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Kidnapped by Robert Louis Stevenson

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Summary: David Balfour, a recent orphan, sets out to live with his miserly, wicked uncle, Ebeneezer. David begins to unravel a mystery involving his uncle, his father, and his own inheritance, only to be cut short when his uncle tricks him aboard a ship of human traffickers bound for the Carolinas. While he is on board, the ship picks up a stranded man by the name of Alan Breck, a colourful Highlander living in exile in France after the failed Jacobite rebellion in '45. Alan and David become fast friends and go on many adventures together - there are shipwrecks, desert islands, clan rivalries, and a deadly game of hide-and-seek across the Highlands.

Review: It's a fun book, guys. It's Robert Louis Stevenson, I don't think this man ever wrote something that wasn't fun. A lot of academics tend to dismiss his work because it's so accessible and, what's more, so playful and utterly free of angst. That doesn't mean there is no merit in it, however. It's also a common misconception that Stevenson's books are "just for children". While they are simple enough to be understood by children, and exciting enough to hold their interest - there are little twists of irony here and there to keep an adult audience engaged, as well.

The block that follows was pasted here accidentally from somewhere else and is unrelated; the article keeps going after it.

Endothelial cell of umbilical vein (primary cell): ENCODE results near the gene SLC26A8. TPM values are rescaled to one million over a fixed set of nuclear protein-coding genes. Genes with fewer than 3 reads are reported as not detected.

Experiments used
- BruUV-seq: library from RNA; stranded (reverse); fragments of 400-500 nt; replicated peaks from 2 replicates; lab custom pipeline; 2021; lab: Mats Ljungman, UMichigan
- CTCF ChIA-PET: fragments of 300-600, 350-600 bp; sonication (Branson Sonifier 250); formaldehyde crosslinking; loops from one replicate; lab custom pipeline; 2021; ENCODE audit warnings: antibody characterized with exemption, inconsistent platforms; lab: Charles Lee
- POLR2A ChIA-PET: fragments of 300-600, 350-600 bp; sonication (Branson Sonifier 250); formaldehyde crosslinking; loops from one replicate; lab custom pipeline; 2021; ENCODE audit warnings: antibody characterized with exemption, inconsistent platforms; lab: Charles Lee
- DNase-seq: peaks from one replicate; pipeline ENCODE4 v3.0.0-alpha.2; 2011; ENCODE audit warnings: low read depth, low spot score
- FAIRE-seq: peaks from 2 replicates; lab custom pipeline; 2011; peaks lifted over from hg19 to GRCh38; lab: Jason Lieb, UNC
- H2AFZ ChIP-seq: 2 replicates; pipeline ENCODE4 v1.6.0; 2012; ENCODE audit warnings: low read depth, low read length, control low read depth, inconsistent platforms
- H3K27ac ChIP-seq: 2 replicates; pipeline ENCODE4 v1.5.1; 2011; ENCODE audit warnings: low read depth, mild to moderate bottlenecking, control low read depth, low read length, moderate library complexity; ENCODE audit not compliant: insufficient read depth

Stevenson combines many influences - Scott, Dumas, Arabian Nights, ballads and folktales, gothic fiction, Robinson Crusoe, and the juiciest bits of history he could get his hands on. The result is a concise, clear, fast-paced novel that's good fun for all ages. He accomplishes all this with such ease that the reader is left with the impression that it is effortless to produce a novel like Kidnapped - which couldn't be farther from the truth.

Now, of course, it's not perfect. As an English major I've acquired a taste for the meatier, more obscure, tormented and esoteric novel. Kidnapped is none of those things. It follows a predictable pattern; the characters are to a certain degree one-dimensional; there is very little ambiguity, if any at all. To enjoy this book, you have to approach it in the right manner - as a kind of literary palate cleanser. Stevenson wrote in a letter to a close friend:

"When I suffer in mind, stories are my refuge; I take them like opium [...] And frankly it is not Shakespeare we take to, when we are in a hot corner; nor, certainly, George Eliot -- no, not even Balzac. [...] We want incident, interest, action: to the devil with your philosophy. When we are well again, and have an easy mind, we shall peruse your important work; but what we want now is a drug."


So, in summary: Kidnapped is that kind of drug. It's nice to read to or with your kids, or for a fun high now and then, but not too often.

(Just for the sake of honesty, some of that review was based on the lecture one of my professors gave today. I didn't know what else to say about it!)

Quotation:"I will begin the story of my adventures with a certain morning early in the month of June, the year of grace 1751, when I took the key for the last time out of the door of my father's house."
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